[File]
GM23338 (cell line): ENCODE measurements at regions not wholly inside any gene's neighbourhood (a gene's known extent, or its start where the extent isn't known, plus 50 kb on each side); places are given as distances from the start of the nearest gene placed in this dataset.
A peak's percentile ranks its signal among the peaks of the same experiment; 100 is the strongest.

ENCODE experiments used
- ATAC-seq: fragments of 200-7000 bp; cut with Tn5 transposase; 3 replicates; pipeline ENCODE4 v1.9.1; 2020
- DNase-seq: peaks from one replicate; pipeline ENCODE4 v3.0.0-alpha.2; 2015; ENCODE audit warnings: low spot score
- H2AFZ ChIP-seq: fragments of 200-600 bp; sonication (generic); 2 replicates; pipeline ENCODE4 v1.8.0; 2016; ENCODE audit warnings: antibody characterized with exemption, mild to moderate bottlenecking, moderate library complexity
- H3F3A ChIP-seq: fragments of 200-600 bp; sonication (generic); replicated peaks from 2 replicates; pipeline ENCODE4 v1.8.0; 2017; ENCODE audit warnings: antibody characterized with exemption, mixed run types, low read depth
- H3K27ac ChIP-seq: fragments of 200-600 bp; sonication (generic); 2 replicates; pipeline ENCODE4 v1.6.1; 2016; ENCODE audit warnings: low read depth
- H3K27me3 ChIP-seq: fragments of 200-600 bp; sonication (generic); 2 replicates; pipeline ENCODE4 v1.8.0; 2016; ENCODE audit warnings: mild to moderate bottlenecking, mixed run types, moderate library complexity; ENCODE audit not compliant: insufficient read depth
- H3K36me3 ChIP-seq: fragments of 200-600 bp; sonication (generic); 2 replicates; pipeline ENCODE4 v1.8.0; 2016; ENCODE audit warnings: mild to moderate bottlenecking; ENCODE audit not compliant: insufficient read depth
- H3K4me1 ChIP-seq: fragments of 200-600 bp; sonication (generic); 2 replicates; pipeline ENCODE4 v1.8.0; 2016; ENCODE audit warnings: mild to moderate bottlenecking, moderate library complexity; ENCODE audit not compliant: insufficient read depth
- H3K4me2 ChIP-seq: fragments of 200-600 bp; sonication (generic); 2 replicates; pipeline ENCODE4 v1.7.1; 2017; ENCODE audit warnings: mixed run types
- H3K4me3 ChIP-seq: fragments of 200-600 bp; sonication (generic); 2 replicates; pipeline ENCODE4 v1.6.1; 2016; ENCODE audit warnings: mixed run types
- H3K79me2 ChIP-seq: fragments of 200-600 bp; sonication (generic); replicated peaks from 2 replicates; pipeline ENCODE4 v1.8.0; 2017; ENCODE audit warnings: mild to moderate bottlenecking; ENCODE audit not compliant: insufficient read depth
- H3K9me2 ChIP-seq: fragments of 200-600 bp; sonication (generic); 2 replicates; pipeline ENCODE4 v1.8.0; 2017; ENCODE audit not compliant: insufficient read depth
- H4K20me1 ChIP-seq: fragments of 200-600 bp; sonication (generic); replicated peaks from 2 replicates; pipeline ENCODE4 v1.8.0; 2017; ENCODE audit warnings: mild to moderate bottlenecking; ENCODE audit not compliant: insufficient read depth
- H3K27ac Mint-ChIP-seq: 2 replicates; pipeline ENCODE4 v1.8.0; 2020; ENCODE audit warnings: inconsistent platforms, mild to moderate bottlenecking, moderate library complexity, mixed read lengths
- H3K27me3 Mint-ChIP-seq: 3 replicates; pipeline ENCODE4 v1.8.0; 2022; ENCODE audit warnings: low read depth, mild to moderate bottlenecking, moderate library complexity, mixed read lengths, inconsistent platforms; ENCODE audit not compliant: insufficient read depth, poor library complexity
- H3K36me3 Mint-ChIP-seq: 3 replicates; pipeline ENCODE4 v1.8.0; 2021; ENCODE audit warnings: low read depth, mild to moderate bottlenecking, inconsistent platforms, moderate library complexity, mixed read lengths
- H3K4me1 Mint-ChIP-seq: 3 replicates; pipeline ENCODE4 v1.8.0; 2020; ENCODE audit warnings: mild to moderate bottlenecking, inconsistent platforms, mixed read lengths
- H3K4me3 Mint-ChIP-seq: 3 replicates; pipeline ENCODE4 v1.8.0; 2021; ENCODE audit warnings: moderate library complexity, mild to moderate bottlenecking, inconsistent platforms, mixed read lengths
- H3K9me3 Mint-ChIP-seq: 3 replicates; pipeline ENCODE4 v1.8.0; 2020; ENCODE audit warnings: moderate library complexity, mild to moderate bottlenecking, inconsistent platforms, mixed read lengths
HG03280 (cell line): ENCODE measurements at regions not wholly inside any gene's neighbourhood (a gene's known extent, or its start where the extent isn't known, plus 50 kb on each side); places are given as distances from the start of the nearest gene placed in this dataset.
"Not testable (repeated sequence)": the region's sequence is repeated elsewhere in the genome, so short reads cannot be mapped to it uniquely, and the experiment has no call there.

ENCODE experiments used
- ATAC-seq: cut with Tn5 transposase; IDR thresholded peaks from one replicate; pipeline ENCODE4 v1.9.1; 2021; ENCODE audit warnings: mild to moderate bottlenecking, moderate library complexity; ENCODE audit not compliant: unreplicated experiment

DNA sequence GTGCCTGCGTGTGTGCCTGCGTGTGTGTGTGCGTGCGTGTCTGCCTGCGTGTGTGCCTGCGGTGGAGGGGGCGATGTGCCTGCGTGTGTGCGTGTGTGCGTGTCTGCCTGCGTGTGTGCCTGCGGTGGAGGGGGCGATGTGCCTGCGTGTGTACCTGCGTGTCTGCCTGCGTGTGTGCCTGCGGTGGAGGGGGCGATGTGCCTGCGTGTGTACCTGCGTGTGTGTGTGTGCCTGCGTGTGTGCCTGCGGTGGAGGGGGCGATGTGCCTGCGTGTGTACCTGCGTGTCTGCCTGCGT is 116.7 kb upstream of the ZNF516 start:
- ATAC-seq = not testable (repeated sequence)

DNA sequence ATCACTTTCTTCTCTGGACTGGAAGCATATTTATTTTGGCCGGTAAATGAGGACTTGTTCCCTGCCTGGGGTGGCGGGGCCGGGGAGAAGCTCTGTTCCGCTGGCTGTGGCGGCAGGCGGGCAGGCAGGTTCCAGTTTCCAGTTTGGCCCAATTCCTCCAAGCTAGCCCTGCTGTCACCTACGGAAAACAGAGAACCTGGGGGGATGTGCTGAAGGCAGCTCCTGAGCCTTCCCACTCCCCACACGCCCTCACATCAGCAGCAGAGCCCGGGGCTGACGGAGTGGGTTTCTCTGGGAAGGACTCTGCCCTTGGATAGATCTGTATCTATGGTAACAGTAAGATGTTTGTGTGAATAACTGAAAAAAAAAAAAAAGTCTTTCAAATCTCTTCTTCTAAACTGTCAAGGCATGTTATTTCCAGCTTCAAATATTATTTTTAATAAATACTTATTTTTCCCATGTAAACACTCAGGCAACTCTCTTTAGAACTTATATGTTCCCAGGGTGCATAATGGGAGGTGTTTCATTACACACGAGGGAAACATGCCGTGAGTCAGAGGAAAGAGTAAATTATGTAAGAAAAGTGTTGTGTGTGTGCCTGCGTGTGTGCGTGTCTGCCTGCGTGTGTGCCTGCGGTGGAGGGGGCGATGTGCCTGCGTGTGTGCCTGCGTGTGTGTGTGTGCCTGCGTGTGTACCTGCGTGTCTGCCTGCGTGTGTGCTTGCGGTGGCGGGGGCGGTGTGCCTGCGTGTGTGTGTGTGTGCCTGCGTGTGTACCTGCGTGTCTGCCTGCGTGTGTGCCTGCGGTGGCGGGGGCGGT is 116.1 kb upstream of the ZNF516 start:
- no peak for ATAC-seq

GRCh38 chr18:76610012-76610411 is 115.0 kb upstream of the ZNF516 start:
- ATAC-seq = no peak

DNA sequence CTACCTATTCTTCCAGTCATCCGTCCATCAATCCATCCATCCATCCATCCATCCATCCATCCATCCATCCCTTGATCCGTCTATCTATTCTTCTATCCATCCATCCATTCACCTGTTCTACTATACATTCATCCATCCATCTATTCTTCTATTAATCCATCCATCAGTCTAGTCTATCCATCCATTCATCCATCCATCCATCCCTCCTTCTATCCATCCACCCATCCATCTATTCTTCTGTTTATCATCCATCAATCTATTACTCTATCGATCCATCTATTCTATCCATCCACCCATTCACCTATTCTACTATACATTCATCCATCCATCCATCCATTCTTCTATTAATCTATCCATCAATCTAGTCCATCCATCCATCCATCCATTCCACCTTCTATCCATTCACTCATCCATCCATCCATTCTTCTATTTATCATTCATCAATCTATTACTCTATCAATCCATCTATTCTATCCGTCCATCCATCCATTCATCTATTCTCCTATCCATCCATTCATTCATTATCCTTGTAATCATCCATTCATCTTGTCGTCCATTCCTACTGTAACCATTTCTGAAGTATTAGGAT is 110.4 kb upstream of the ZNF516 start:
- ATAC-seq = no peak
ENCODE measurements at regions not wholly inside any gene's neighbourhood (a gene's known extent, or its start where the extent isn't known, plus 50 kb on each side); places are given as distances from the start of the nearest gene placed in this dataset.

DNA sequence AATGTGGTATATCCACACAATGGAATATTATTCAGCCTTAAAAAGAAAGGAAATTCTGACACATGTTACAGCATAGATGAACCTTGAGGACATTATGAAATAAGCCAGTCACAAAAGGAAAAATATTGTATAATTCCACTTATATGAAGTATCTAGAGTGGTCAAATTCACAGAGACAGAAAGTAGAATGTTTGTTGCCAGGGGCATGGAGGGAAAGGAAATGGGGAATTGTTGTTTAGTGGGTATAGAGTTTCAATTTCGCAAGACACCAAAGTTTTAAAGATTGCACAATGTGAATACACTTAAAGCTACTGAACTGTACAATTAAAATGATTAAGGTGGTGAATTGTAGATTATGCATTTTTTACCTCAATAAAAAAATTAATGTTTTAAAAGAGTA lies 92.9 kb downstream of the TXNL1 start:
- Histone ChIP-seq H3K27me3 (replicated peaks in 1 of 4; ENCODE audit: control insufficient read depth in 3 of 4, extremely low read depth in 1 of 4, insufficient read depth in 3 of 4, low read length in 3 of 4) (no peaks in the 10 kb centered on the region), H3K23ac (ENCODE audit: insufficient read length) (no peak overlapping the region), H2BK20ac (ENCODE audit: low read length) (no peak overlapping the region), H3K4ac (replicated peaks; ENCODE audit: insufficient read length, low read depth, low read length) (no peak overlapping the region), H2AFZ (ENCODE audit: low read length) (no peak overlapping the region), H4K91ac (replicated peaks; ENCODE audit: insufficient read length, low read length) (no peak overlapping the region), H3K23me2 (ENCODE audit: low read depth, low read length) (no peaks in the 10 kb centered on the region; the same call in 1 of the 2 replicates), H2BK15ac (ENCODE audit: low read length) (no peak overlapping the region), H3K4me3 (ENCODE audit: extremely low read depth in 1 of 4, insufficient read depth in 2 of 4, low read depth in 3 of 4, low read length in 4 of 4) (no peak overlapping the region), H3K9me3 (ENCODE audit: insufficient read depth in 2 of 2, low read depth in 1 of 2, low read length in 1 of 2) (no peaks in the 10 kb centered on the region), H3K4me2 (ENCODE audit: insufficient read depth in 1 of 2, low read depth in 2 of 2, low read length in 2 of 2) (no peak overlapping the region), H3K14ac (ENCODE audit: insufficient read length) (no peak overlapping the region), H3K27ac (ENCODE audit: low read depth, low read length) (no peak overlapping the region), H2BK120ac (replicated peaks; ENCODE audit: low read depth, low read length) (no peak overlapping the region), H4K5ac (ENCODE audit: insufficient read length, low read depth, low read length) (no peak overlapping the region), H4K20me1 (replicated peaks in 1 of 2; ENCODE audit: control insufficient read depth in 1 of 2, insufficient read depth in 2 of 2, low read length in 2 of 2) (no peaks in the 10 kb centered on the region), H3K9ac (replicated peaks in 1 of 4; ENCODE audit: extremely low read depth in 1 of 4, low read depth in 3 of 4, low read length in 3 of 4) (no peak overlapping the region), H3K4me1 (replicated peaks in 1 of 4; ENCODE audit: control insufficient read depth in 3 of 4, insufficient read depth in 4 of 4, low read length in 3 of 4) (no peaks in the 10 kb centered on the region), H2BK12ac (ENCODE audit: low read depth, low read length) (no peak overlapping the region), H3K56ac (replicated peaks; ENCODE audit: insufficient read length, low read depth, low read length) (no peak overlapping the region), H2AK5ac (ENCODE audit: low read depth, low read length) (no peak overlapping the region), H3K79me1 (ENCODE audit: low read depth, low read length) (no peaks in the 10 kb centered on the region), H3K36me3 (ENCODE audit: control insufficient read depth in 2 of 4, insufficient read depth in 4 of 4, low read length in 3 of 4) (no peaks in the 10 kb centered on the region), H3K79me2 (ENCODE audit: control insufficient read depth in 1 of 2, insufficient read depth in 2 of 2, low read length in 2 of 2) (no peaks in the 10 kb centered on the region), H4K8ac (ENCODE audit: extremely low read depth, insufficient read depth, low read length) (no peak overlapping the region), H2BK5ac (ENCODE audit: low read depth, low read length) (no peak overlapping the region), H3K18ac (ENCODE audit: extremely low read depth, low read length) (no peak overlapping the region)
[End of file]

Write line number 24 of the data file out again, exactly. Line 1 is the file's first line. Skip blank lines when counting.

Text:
"Not testable (repeated sequence)": the region's sequence is repeated elsewhere in the genome, so short reads cannot be mapped to it uniquely, and the experiment has no call there.